The State Department official went on to say that "in the absence of transparency and compliance with Iran’s international obligations, we will continue to consult and work with our partners, with whom we have already engineered the adoption of UNSCR 1929 and other multilateral and national measures that have created the most aggressive, isolating, and debilitating sanctions regime imposed on Iran to date, to isolate Iran. It is Iran's responsibility to build confidence in its peaceful intent and to reduce those tensions through transparency and compliance with relevant UN Security Council resolutions and its IAEA obligations.
"We will continue both to put pressure on Iran and to offer opportunities for engagement so as to compel Iran to make the changes we seek in Iran’s decision-making," the official said.
Russia on Wednesday vehemently criticized the IAEA report, saying it contained no new evidence and was being used to undercut efforts to reach a diplomatic solution.
'No new info in report'
Sharpening opposition to any new sanctions against Iran in the UN Security Council, where Russia has veto power, senior diplomats said further punitive measures would be "destructive" and urged a revival of talks between Tehran and global powers.
"According to our initial evaluations, there is no fundamentally new information in the report," the Foreign Ministry said in a statement.
"We are talking about a compilation of known facts, given a politicized tone," it said, adding that interpretations of the report brought to mind the use of faulty intelligence to seek support for the US-led invasion of Iraq in 2003.
French Foreign Minister Alain Juppe said the Security Council should be convened and that Paris was ready to adopt "unprecedented" sanctions if Tehran refused to cooperate with efforts to ensure it is not pursuing nuclear weapons.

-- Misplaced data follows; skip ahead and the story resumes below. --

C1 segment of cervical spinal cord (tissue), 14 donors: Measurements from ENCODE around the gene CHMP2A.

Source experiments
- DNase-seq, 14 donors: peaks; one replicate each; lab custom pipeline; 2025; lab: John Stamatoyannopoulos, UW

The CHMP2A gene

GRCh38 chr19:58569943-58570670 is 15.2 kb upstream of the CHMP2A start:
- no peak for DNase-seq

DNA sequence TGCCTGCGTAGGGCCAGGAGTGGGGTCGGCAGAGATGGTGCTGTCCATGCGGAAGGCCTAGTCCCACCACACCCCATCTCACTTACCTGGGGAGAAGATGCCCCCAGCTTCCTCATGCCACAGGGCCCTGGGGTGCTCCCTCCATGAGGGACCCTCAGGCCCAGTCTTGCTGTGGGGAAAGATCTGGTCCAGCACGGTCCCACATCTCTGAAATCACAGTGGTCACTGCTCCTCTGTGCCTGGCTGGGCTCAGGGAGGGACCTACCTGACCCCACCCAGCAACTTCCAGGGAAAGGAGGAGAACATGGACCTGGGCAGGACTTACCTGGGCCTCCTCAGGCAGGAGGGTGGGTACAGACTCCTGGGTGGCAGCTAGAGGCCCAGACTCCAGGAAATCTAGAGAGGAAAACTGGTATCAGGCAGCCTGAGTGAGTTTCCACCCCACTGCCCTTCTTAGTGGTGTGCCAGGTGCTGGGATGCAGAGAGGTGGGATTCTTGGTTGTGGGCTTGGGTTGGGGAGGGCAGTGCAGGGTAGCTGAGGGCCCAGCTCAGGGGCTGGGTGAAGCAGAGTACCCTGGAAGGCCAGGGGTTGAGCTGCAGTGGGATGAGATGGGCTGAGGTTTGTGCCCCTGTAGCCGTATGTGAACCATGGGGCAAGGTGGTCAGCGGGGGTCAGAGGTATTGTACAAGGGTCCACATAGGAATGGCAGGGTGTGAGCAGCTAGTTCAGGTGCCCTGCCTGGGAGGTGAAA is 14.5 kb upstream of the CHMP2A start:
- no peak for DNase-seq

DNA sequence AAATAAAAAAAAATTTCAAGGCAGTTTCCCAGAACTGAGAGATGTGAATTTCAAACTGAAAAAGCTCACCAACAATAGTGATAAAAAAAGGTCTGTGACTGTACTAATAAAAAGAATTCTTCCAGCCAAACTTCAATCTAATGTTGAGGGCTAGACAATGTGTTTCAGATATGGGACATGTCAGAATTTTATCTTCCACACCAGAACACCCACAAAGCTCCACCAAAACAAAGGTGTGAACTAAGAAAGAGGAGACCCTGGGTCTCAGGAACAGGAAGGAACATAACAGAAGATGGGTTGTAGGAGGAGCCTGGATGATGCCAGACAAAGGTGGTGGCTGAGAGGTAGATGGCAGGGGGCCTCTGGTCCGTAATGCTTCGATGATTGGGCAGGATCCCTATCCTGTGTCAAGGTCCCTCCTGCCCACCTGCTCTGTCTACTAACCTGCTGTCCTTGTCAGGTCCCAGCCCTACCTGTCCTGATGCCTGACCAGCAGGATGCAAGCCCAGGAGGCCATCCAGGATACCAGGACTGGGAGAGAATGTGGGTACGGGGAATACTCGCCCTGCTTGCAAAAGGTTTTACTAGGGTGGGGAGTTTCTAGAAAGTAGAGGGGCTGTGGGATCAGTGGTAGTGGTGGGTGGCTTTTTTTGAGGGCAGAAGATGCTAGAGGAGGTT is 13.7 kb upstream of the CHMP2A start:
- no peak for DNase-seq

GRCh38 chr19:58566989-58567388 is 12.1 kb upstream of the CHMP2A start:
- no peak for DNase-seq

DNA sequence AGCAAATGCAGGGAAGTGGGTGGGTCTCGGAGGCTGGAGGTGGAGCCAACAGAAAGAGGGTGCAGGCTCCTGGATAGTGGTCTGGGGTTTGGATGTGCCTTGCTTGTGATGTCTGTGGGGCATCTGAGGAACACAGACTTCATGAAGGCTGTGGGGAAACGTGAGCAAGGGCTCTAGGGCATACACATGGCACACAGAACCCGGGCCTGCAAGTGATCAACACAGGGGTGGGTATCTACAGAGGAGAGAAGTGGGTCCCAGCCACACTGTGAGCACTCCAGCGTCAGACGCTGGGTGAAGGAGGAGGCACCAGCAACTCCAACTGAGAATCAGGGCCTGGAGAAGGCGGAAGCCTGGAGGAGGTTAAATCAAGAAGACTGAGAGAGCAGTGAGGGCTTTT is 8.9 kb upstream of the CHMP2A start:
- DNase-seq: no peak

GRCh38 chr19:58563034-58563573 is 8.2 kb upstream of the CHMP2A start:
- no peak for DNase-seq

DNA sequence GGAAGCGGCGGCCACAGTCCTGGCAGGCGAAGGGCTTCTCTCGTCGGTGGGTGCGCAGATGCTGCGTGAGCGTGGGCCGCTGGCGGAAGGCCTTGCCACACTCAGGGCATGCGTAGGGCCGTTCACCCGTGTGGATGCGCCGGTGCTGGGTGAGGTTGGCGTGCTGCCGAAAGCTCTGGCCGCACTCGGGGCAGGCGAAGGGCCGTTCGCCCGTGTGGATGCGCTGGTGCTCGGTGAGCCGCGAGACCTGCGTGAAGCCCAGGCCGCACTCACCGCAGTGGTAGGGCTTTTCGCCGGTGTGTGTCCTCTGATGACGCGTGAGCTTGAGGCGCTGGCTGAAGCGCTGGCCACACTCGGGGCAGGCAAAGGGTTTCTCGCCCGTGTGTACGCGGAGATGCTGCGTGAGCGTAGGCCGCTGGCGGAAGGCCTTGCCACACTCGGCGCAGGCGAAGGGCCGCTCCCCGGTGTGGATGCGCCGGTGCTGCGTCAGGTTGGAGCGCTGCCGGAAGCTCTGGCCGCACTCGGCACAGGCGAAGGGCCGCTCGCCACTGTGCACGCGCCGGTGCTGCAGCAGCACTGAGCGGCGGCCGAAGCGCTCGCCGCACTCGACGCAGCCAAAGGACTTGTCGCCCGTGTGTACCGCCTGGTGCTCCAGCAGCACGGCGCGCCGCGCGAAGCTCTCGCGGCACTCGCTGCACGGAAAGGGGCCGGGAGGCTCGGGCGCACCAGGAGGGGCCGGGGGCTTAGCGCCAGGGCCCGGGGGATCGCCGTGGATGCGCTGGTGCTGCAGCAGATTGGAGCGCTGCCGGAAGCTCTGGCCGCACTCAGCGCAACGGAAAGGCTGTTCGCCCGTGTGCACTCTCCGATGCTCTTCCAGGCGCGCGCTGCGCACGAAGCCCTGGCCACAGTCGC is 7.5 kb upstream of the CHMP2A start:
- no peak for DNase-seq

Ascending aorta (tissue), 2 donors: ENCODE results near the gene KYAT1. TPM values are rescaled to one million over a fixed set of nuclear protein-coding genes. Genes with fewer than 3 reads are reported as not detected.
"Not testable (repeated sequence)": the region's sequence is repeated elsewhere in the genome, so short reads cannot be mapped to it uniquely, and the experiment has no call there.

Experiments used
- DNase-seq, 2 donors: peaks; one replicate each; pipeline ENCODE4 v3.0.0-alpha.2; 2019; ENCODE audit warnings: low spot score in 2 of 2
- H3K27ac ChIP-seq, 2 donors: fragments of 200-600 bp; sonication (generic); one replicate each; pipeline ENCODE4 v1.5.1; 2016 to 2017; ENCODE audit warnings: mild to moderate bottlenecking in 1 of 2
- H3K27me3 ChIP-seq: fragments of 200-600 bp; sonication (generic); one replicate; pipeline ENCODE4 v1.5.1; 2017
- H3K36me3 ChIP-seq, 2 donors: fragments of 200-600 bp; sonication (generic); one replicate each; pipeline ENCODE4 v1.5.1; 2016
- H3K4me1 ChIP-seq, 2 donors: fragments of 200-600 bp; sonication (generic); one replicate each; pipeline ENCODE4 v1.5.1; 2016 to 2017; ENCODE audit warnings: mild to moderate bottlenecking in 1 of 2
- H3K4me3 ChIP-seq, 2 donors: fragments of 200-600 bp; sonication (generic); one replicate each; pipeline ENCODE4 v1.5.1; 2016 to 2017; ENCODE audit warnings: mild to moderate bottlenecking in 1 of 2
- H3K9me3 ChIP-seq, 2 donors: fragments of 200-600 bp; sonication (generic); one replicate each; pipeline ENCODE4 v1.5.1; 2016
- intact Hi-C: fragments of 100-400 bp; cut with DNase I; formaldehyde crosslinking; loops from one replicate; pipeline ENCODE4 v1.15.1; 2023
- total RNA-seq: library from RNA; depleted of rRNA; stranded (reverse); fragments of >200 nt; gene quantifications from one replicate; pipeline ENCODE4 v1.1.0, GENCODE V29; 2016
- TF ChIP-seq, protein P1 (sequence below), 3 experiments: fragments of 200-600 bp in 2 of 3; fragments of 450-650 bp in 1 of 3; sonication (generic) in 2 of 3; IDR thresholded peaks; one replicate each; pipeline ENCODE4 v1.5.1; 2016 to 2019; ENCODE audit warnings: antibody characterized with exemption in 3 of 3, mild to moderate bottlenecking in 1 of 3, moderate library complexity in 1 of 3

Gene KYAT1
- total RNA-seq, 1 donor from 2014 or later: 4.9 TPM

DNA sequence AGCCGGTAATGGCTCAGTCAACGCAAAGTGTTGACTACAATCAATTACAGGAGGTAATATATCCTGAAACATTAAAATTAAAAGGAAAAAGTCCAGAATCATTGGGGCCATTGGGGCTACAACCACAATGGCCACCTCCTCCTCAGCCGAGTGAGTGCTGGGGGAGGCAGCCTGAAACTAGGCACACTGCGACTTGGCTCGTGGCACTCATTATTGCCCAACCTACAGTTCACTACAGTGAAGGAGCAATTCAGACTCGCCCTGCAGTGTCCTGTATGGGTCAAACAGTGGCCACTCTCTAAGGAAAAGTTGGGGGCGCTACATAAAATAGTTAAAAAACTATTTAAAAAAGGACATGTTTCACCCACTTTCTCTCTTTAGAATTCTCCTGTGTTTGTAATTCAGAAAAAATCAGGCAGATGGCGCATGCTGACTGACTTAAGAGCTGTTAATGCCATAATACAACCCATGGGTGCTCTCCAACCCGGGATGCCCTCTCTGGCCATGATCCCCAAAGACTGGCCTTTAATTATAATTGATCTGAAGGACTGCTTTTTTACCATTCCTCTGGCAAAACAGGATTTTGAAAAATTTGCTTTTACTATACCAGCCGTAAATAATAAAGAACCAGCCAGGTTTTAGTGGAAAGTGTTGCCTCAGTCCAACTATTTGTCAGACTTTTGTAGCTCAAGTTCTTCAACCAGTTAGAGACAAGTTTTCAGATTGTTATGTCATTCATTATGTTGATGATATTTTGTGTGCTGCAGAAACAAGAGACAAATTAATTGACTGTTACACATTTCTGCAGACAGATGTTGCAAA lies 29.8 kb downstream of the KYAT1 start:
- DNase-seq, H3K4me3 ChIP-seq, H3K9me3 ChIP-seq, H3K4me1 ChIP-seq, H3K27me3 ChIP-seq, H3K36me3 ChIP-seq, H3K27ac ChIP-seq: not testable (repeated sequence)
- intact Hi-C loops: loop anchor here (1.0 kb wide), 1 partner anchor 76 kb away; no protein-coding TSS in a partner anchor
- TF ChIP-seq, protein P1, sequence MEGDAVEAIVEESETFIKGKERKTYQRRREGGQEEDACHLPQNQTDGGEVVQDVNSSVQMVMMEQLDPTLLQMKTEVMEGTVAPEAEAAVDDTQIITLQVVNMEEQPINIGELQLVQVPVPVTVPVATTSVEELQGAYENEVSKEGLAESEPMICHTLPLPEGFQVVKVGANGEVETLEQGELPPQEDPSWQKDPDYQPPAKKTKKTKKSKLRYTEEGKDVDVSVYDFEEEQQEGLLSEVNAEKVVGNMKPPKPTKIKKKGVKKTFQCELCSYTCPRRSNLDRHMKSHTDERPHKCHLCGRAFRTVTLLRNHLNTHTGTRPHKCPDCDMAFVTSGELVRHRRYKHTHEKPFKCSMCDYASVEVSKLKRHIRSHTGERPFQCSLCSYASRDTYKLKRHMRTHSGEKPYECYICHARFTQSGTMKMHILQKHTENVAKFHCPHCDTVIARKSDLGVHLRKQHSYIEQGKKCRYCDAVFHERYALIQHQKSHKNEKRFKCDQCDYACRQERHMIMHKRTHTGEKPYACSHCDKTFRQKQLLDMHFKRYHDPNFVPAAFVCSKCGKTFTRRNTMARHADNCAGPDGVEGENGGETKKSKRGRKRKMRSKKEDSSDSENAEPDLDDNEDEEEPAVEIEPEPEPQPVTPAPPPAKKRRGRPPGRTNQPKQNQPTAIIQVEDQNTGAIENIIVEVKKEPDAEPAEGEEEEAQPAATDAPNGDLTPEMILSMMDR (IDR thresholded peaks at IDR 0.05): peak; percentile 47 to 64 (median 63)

Russia has grudgingly approved four rounds of UN sanctions on Iran after watering them down, with China. But it has criticized Western states for imposing additional punitive measures and signaled in recent months that it would oppose a new push for sanctions in the Security Council.
Russia has close commercial ties with Iran and built a nuclear power plant that was switched on in the Islamic Republic this year. It has repeatedly said too much pressure on Tehran is counterproductive.
Russia is instead calling for a step-by-step process under which existing sanctions would be eased in return for actions by Tehran to dispel international concerns.
'Iran won't budge an iota'
Analysts say Moscow may have calculated that it has little to gain from supporting new sanctions against Iran. This would further hurt ties already damaged by Russia's backing of the most recent measures in June 2010, when President Dmitry Medvedev also scrapped a deal to deliver air-defense missiles to Tehran.
Those sanctions were adopted at a time of improving relations between Russia and the US, after Obama downsized a European missile defense plan that Russia opposed and signed a nuclear arms limitation treaty with Medvedev.
Tehran meanwhile said Wednesday the country stands "ready for useful and positive talks" on its nuclear program as long as they are held on the basis of equality and respect.
Earlier Iranian President Mahmoud Ahmadinejad had reacted with a more defiant tone, saying Iran "will not budge an iota" on its nuclear program, which he insists is for peaceful ends.
AFP, Reuters contributed to the report